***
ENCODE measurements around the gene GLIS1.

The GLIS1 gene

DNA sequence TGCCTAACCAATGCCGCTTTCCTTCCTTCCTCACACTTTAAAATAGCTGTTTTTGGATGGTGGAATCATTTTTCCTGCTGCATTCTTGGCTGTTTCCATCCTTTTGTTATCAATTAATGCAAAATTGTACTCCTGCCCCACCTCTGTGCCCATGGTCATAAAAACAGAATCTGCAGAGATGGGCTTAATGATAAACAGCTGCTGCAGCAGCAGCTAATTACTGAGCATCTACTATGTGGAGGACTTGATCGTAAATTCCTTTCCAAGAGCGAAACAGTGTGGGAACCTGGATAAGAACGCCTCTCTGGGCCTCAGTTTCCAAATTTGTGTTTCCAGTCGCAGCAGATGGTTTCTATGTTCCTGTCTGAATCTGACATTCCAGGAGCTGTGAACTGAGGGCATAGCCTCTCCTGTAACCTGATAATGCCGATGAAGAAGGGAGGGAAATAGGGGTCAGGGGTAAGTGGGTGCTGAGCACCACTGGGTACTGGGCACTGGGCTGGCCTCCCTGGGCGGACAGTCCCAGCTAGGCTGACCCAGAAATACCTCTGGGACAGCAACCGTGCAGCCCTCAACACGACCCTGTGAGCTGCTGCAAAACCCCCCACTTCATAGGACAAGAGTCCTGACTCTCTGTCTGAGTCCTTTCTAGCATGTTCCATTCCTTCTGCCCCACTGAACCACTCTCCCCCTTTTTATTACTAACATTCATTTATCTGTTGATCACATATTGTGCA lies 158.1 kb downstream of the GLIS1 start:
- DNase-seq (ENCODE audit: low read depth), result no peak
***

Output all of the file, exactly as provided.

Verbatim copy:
ENCODE measurements around the gene GLIS1.

The GLIS1 gene

DNA sequence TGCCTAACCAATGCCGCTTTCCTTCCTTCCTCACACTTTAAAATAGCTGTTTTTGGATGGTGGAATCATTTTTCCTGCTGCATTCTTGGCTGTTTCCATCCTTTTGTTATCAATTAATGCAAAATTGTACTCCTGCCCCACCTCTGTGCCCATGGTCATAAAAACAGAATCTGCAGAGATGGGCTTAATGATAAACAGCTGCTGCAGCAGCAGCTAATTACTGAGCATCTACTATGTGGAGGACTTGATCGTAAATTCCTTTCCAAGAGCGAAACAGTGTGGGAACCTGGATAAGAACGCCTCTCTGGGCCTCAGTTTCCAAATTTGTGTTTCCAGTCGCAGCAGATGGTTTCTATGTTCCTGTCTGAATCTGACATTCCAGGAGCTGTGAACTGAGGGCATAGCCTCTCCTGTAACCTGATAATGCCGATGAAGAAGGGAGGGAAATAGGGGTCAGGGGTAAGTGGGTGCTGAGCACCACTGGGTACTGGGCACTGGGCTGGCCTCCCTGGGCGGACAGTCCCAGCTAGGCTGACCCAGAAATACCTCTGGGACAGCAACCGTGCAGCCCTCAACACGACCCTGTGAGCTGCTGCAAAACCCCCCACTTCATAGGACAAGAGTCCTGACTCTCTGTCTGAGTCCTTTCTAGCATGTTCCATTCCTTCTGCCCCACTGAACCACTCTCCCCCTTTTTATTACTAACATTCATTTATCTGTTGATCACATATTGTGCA lies 158.1 kb downstream of the GLIS1 start:
- DNase-seq (ENCODE audit: low read depth), result no peak